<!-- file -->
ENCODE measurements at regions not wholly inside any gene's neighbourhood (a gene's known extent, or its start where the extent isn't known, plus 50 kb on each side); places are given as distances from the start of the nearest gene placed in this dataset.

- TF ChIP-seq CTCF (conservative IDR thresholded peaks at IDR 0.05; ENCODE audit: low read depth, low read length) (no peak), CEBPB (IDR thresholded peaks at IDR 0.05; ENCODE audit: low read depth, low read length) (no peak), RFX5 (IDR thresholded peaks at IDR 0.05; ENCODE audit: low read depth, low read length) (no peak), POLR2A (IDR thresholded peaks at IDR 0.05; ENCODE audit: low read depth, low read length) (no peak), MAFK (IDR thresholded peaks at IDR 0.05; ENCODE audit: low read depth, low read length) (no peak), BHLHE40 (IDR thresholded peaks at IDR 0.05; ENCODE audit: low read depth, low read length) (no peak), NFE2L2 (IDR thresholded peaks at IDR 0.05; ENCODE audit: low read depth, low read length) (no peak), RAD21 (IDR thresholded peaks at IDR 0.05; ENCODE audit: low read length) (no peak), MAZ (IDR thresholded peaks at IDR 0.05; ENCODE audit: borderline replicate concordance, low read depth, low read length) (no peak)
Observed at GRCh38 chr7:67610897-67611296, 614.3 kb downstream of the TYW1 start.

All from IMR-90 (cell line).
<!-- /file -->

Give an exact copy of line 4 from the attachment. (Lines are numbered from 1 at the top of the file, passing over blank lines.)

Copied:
All from IMR-90 (cell line).